Mexican Court Approves Recreational Cocaine Use
A Mexican court has granted two people the right to use cocaine recreationally in the first ruling of its kind.
Mexico United Against Crime (MUCD), a non-governmental organisation which seeks to end the country’s war on drugs, filed legal papers in the case as part of its strategy to change the country’s drug policy.
The court said it would not allow the claimants to sell cocaine but they would be permitted to ‘possess, transport and use’ it; a decision MUCD described as ‘historic in the understanding of the drug phenomenon’.
However, the decision cannot be enforced until it has been reviewed by a higher court.
The Mexico City court ordered Cofepris, the country’s health authority, to authorise the two claimants’ use of cocaine in May. However, a Cofepris official told the AFP news agency such an authorisation is outside its remit, so Cofepris took steps to block the court order.
The decision will be reviewed by a tribunal and if a panel of judges approve of the original decision the ruling will come into effect, though it will apply only to the two people who brought the cases.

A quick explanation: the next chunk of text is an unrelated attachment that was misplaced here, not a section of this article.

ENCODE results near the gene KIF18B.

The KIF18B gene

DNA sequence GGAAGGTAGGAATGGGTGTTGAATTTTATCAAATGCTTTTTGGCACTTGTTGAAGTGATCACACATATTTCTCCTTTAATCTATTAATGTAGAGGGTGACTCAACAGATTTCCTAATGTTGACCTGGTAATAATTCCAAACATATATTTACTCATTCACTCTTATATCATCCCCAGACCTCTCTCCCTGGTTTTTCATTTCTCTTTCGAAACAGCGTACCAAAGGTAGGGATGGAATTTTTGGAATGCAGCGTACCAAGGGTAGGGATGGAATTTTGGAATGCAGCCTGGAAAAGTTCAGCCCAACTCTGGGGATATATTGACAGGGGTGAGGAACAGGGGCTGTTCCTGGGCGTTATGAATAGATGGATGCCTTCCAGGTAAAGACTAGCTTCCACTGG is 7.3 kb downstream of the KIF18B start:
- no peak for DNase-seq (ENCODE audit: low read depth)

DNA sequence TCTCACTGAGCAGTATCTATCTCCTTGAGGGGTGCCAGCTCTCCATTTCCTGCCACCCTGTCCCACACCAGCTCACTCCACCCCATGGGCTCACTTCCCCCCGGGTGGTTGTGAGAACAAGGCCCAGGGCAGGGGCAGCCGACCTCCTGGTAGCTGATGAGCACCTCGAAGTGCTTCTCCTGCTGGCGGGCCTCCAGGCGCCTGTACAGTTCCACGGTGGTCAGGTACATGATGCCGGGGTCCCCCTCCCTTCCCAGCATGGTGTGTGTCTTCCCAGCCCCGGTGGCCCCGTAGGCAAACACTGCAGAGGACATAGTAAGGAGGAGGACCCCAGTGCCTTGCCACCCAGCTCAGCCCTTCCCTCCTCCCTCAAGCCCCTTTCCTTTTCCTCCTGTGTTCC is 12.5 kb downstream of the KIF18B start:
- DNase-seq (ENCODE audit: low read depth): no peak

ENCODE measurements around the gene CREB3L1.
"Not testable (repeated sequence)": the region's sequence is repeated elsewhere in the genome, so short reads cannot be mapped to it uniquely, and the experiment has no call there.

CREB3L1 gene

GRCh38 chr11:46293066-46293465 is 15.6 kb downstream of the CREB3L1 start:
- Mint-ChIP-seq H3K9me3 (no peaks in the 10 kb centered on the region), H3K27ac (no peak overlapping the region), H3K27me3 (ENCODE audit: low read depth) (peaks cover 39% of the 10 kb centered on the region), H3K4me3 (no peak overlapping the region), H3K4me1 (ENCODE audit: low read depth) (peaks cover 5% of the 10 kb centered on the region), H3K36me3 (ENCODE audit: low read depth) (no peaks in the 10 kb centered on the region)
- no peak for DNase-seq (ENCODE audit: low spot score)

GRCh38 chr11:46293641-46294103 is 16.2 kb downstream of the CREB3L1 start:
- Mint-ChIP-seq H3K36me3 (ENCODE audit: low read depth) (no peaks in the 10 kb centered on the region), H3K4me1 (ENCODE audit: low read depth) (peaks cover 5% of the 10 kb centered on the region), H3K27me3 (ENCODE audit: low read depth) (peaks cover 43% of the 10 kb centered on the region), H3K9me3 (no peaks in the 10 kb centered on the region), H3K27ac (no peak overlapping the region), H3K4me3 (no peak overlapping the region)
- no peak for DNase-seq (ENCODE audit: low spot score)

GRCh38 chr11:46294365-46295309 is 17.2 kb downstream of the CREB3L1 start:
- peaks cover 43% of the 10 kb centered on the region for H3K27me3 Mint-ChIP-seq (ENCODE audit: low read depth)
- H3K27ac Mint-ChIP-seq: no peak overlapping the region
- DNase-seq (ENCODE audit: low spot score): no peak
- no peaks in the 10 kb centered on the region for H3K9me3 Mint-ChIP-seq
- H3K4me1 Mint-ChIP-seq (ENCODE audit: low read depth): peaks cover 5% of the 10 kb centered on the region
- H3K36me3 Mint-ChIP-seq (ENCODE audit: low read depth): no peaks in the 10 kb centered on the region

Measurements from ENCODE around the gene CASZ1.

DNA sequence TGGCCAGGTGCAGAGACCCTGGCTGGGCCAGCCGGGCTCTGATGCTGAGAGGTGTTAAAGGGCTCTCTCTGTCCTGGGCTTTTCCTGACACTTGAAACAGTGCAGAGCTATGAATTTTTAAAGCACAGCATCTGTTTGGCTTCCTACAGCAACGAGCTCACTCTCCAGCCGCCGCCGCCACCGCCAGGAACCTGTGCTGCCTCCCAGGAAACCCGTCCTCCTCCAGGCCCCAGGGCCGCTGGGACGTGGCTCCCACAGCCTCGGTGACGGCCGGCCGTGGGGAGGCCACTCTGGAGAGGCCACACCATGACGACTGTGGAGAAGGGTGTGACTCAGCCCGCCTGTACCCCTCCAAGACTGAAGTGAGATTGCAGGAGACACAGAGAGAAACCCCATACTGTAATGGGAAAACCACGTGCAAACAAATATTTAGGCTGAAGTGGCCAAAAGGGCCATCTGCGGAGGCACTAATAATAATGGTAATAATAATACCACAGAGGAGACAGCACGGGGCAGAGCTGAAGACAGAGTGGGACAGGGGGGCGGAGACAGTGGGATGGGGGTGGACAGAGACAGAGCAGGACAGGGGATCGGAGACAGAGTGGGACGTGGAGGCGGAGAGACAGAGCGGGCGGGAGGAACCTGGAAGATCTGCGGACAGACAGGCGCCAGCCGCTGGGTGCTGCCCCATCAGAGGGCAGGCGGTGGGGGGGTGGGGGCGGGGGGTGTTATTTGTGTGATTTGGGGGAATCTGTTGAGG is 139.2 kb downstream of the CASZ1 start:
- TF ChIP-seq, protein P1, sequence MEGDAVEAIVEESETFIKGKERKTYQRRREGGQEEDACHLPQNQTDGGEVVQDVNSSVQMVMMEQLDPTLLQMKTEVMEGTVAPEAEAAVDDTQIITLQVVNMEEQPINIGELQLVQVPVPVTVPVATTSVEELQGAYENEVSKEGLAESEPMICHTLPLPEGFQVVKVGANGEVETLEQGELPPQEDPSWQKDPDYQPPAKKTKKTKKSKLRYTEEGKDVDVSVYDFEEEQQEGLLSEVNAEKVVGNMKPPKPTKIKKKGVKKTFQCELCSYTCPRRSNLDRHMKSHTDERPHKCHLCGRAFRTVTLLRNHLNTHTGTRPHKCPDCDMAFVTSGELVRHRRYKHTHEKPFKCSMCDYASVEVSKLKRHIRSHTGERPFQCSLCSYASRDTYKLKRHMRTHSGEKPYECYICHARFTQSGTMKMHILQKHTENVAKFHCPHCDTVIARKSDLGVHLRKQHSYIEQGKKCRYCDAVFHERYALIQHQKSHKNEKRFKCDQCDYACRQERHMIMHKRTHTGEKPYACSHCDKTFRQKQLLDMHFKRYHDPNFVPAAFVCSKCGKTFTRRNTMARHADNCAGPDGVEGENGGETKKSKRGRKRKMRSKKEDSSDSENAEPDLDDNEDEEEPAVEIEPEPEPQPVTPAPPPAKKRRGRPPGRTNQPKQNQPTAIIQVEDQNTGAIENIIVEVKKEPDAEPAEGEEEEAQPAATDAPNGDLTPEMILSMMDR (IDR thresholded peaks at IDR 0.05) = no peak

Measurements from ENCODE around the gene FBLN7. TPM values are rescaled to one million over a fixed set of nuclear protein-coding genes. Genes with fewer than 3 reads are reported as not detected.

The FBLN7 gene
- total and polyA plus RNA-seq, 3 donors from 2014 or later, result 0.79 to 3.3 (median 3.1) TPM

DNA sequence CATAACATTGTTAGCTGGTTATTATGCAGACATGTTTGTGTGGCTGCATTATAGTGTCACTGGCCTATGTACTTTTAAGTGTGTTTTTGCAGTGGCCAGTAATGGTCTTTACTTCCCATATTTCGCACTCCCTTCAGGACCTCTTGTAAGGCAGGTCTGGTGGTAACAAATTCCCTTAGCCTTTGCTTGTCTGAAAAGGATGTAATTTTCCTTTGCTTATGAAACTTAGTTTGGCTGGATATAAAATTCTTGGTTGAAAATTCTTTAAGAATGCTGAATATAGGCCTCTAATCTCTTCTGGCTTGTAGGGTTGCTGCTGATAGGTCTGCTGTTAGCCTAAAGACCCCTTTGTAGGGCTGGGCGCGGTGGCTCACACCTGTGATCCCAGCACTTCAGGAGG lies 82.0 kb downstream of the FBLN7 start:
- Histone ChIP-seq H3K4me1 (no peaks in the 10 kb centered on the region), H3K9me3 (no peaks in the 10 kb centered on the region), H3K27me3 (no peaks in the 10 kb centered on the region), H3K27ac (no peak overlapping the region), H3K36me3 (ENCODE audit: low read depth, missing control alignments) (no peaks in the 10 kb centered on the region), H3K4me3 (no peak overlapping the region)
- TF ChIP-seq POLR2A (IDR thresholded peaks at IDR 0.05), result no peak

In a statement, MUCD said the cases represent ‘another step in the fight to construct alternative drug policies that allow [Mexico] to redirect its security efforts and better address public health.’
According to CNN, the organisation wants the government to reform drug policy as a way of improving public security. They have also campaigned for changes to legislation on marijuana.
Lisa Sánchez, MUCD’s director, said:
We have spent years working for a more secure, just and peaceful Mexico.
This case is about insisting on the need to stop criminalising users of drugs… and design better public policies that explore all the available options, including regulation.
Mexico’s President Andrés Manuel López Obrador has promised ‘radical’ changes when it comes to tackling drugs. He has repeatedly proposed decriminalising illegal drugs.
Mexico’s war on drugs began in 2006, when then-President Felipe Calderón sent the army to fight traffickers. The country is a major transit point for cocaine entering the United States.
According to the Council on Foreign Relations, there were 33,341 drug-related homicides in Mexico in 2018 – a 15 per cent increase from the previous year and the highest number since the country began keeping records.
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